Latest Security Fix Is Only Short Term Plan Say Experts

Tue 12th Nov 2019

The latest security fix in the battle against relay attacks may not be a long term solution says the organisation responsible for rating the security on new vehicles.

Thatcham Research recently praised the ‘sleep mode’ fix which saw keyless fobs deactivate on car brands such as Audi, BMW, Mercedes, Ford and Volkswagen. The change is leading to many of the newer cars gaining ‘Superior’ ratings by Thatcham Research for ‘all-round security and the presence of a relay attack fix’.

The problem of relay attack thefts has seen a sharp spike in car crime, with the AA suggesting earlier this year that vehicle thefts have risen by 9% - with the rise blamed on the security flaw of keyless entry systems.

The Association of British Insurers also pointed out that the 22% rise in insurance claims could be due to keyless relay thefts.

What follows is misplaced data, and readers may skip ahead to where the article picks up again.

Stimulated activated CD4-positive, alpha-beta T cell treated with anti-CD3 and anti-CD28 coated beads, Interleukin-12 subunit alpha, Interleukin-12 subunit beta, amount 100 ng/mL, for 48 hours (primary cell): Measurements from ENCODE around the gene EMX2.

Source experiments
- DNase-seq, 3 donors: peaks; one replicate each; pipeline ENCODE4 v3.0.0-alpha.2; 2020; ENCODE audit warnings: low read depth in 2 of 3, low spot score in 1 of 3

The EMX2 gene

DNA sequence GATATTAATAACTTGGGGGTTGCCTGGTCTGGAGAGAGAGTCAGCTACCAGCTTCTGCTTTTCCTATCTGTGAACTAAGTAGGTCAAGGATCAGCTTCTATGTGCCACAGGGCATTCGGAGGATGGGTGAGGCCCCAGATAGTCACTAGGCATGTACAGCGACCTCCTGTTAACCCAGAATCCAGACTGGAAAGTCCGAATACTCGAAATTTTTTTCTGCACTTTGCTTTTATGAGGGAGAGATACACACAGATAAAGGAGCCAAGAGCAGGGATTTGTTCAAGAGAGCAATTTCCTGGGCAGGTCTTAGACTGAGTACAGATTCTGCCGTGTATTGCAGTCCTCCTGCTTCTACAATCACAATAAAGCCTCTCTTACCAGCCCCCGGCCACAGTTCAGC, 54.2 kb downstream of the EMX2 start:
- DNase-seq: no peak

Richard Billyead, Thatcham Research’s chief technical officer, said: “ “Some fobs go to sleep in one or two minutes, others in 15 or even as long as 30 minutes. The motion sensor fob is a good short-term option but the goal for car makers must be to design out the vulnerability entirely. Until then, a fundamental security flaw remains.”

He added: “We urge manufacturers to bring keyless technology to market in secure form and remove from drivers the onus to provide additional security.

While the luxury brands who introduced keyless entry systems are now working to change the technology there are still many drivers who have vulnerable cars and Thatcham’s Billyead makes the following recommendations.


1. Consider purchasing a Faraday pouch and using it to store their fob at night. Owners are advised to test that it works for themselves

2. Check the driver’s manual to see if the fob can be switched off completely

3. Store fobs, spares included, away from household entry points